3. RE: “unless you want to argue that Haq is a Muslim extremist programmed to kill Jews”

    MY COMMENT: Doesn’t Bibi’s father think that virtually all non-Jews are “programmed to kill Jews”? (rhetorical)


      Rabin was a child of the classic Zionist ideology. He never rebelled against it. He carried in his body the genetic code of the Zionist movement, a movement whose aim from the beginning was to turn the Land of Israel into an exclusively Jewish state, which denied the very existence of the Arab Palestinian people and whose logic ultimately meant their displacement.

      Like most of his generation in the country, he absorbed this ideology with his mother’s milk and was raised on it throughout. It shaped his ideas so thoroughly that he was not even aware of it. At the critical juncture of his life, he fell victim to an insoluble inner contradiction: his analytical mind told him to make peace with the Palestinians, to “give up” a part of the country, and to dismantle the settlements, while his Zionist genetic heritage opposed this with all its might. That manifested itself visibly at the Oslo agreement signing ceremony: he offered his hand to Arafat because his mind commanded it, but all his body language expressed rejection.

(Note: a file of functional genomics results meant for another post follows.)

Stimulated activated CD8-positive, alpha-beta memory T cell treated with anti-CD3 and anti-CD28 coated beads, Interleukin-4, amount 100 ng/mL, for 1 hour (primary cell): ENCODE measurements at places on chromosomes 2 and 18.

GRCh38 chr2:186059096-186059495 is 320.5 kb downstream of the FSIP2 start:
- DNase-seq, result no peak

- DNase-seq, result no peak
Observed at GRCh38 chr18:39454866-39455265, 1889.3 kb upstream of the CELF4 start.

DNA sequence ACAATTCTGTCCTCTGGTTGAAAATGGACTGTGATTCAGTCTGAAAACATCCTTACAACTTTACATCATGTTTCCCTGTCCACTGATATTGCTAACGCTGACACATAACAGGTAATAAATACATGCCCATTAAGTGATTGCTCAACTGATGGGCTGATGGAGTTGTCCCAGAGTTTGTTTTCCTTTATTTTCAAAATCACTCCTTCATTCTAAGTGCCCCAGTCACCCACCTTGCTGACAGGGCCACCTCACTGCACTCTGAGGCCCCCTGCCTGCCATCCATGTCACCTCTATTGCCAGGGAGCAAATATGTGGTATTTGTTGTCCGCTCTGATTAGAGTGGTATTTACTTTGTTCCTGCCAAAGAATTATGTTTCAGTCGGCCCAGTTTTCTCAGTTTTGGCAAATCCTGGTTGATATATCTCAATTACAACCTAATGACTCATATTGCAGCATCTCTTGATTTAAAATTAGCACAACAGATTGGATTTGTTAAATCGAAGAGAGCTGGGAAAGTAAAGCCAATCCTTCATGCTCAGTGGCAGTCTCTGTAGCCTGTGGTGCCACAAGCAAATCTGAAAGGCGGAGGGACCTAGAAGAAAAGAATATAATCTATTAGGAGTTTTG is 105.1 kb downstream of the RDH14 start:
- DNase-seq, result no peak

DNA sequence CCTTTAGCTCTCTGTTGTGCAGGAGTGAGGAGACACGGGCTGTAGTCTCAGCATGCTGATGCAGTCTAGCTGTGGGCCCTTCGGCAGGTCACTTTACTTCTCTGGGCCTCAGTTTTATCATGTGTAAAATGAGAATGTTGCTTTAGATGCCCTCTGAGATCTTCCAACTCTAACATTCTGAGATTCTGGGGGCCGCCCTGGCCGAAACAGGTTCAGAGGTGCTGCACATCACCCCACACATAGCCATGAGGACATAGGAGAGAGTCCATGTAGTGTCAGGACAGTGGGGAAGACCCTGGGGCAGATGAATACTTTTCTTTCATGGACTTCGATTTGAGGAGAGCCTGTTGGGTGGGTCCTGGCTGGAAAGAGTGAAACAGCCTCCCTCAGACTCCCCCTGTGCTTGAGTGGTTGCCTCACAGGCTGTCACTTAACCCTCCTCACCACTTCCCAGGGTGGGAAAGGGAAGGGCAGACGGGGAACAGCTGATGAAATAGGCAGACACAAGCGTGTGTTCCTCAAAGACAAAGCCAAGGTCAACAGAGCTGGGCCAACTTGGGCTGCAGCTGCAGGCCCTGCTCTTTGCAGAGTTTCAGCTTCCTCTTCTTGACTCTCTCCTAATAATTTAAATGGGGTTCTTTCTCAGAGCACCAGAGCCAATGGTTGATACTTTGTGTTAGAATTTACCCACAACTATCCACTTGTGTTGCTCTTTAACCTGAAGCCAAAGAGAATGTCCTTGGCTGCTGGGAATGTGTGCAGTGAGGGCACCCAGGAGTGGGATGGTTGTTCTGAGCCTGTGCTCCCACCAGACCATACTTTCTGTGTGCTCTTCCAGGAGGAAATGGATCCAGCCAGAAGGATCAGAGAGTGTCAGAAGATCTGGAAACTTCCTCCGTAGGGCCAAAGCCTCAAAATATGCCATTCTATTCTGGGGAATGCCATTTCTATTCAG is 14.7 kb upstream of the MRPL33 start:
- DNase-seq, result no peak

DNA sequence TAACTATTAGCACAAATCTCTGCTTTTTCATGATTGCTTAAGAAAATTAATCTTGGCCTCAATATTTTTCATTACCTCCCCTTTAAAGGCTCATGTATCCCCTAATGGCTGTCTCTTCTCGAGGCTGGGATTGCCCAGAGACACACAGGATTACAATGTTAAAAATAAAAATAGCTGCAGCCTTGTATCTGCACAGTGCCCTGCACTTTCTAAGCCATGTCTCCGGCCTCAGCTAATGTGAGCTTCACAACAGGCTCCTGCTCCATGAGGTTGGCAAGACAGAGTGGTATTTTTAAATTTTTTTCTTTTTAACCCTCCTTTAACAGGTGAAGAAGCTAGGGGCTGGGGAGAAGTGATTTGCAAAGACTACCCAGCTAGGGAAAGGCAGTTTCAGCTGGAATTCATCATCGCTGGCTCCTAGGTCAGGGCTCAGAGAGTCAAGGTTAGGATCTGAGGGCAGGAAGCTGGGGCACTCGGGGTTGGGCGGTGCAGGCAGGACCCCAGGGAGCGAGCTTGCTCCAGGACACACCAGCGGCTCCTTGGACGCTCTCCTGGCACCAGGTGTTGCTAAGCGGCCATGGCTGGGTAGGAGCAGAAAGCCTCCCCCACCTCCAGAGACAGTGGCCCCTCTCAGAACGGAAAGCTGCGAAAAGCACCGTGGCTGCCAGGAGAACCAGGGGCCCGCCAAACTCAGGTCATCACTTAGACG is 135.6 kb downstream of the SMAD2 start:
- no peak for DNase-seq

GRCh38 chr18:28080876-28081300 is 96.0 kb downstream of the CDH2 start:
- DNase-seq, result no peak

SOURCE – http://original.antiwar.com/avnery/2009/11/01/remembering-yitzhak-rabin/

  4. Blogging is cheap. If you really believe that injustice is being done here, protest in front of the Seattle courthouse. Take out ads in the Seattle Jewish newspapers explaining your position. Picket outside of synagogues.

    1. Blogging is cheap

      Spoken by someone who isn’t a blogger. I’m putting up thousands of dollars of my own money to host an Iran conference next month. I went to the J St. conference last month. Who do you think paid for that?

      And thanks for the advice about how to conduct myself. Much appreciated (& ignored). As an old pop song used to go:

      You don’t even know how to run yr own life, I’ll be damned if you’ll run mine.

      Picket outside of synagogues.

      You’ve lost yr mind & you want me to join in yr insanity!

      1. As a former Christian, I am well aware that there are so many sects of Christianity, many of whom were the product of political situations, that whatever original Christianity existed during the time of the Prophet Muhammad is long gone.

        Actually, Judaism and Islam are similar because they share the same prophets, or messengers. Neither recognize that Jesus is the son of God.

        Richard, I know the song. “Sunshine,” it was called.

Leave a Reply

Your email address will not be published. Required fields are marked *